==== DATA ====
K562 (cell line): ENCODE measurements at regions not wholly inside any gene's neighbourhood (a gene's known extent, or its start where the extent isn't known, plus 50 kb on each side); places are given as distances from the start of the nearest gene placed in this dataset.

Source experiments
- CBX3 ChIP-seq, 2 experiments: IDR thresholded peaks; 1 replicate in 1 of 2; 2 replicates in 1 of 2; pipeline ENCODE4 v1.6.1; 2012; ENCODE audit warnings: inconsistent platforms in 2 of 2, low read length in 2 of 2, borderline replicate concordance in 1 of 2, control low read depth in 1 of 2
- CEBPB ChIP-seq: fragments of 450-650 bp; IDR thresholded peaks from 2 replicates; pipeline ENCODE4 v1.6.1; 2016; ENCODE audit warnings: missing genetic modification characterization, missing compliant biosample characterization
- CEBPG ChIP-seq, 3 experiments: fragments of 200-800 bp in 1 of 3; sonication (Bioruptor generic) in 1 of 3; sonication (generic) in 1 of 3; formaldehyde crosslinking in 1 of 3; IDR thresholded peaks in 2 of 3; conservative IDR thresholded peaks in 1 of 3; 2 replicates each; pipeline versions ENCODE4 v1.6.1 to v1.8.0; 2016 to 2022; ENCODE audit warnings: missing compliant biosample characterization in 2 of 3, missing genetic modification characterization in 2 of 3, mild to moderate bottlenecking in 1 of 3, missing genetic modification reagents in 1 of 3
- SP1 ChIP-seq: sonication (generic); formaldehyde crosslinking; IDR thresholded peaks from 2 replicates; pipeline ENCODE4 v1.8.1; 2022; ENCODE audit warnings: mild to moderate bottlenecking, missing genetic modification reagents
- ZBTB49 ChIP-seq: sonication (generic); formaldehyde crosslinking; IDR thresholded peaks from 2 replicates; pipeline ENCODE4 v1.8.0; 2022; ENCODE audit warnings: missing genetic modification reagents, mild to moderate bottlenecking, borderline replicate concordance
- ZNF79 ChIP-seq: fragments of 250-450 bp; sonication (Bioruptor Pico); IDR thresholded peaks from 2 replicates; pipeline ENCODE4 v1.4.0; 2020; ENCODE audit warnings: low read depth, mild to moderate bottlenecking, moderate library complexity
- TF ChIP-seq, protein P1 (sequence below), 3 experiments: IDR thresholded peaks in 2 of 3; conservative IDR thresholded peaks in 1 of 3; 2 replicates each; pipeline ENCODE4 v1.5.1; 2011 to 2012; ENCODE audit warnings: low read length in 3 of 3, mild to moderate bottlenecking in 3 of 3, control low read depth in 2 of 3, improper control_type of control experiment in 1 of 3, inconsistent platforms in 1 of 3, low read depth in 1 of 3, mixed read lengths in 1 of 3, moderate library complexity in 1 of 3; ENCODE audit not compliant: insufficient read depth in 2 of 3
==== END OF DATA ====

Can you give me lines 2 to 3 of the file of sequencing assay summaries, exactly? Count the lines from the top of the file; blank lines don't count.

Source experiments
- CBX3 ChIP-seq, 2 experiments: IDR thresholded peaks; 1 replicate in 1 of 2; 2 replicates in 1 of 2; pipeline ENCODE4 v1.6.1; 2012; ENCODE audit warnings: inconsistent platforms in 2 of 2, low read length in 2 of 2, borderline replicate concordance in 1 of 2, control low read depth in 1 of 2